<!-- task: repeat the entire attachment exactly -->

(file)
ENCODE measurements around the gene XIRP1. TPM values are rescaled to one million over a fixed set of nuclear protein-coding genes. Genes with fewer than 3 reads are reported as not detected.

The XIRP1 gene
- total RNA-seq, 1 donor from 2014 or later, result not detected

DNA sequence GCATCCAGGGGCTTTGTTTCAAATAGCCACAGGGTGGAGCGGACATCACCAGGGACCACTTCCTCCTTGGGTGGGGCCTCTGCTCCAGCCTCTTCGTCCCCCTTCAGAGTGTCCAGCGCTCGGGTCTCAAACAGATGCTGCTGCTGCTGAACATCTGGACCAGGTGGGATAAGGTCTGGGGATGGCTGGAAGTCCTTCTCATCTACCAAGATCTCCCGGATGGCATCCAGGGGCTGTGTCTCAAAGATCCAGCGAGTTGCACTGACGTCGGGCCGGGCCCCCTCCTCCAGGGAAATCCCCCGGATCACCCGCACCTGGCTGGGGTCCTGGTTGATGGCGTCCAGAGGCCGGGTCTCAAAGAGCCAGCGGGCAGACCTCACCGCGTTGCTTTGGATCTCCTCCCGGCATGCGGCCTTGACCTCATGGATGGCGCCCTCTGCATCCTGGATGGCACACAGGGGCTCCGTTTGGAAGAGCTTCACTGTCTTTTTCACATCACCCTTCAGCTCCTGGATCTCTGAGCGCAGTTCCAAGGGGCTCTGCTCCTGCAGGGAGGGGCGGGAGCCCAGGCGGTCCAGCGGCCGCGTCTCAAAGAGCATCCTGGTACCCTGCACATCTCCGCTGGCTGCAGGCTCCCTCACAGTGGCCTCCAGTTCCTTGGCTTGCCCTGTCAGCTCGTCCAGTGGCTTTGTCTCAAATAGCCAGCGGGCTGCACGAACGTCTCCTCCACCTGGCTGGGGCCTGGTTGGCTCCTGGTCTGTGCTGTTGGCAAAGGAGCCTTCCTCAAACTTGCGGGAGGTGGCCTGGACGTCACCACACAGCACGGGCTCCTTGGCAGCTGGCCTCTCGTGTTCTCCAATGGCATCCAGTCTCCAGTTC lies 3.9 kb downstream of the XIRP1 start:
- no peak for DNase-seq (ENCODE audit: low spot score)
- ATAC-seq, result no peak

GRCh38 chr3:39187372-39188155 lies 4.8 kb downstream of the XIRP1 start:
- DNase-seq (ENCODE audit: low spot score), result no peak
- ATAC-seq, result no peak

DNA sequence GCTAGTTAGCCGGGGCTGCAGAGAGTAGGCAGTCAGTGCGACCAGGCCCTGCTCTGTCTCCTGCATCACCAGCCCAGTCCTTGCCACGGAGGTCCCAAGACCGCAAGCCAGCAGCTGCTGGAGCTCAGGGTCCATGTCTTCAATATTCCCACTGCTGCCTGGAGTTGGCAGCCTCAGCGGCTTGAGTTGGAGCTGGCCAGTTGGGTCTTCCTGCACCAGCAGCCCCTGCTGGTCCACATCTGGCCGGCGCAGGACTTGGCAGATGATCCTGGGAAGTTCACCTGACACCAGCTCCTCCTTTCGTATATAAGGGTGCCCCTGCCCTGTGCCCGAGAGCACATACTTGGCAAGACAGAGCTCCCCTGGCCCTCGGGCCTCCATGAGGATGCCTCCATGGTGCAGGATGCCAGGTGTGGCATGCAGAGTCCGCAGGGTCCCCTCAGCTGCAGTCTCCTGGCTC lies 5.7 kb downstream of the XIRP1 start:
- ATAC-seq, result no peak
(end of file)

ENCODE measurements around the gene XIRP1. TPM values are rescaled to one million over a fixed set of nuclear protein-coding genes. Genes with fewer than 3 reads are reported as not detected.

The XIRP1 gene
- total RNA-seq, 1 donor from 2014 or later, result not detected

DNA sequence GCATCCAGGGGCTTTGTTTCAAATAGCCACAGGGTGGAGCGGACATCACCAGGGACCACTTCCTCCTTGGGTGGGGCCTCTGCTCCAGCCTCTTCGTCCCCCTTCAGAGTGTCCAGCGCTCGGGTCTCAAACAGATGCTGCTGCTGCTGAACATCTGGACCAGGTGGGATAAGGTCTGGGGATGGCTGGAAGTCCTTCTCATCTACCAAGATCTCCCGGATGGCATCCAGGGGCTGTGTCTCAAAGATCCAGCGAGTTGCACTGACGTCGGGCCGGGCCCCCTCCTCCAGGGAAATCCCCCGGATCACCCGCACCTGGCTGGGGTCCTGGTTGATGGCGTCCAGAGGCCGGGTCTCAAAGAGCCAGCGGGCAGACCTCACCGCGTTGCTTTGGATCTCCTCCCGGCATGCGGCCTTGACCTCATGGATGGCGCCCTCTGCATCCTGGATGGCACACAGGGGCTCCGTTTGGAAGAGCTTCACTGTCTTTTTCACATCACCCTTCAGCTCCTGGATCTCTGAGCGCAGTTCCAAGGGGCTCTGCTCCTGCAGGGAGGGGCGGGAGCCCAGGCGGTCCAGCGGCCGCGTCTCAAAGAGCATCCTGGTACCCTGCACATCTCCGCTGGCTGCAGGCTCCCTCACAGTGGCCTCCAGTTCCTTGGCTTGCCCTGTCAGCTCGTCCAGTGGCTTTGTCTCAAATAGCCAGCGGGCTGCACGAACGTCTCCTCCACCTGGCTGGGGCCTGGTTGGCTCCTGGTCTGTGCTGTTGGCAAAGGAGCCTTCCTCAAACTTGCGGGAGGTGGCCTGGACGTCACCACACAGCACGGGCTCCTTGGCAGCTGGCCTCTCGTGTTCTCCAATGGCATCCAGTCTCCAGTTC lies 3.9 kb downstream of the XIRP1 start:
- no peak for DNase-seq (ENCODE audit: low spot score)
- ATAC-seq, result no peak

GRCh38 chr3:39187372-39188155 lies 4.8 kb downstream of the XIRP1 start:
- DNase-seq (ENCODE audit: low spot score), result no peak
- ATAC-seq, result no peak

DNA sequence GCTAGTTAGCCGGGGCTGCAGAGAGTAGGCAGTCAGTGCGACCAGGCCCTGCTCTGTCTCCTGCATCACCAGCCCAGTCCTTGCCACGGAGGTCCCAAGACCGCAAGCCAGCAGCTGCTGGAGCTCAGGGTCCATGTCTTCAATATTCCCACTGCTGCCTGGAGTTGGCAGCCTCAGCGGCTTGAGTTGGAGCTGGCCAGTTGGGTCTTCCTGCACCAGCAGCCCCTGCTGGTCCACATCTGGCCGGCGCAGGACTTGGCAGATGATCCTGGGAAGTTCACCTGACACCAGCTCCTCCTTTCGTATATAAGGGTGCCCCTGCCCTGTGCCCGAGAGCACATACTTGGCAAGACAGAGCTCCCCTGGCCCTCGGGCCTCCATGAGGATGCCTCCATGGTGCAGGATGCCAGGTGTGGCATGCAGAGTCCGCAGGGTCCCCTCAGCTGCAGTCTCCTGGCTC lies 5.7 kb downstream of the XIRP1 start:
- ATAC-seq, result no peak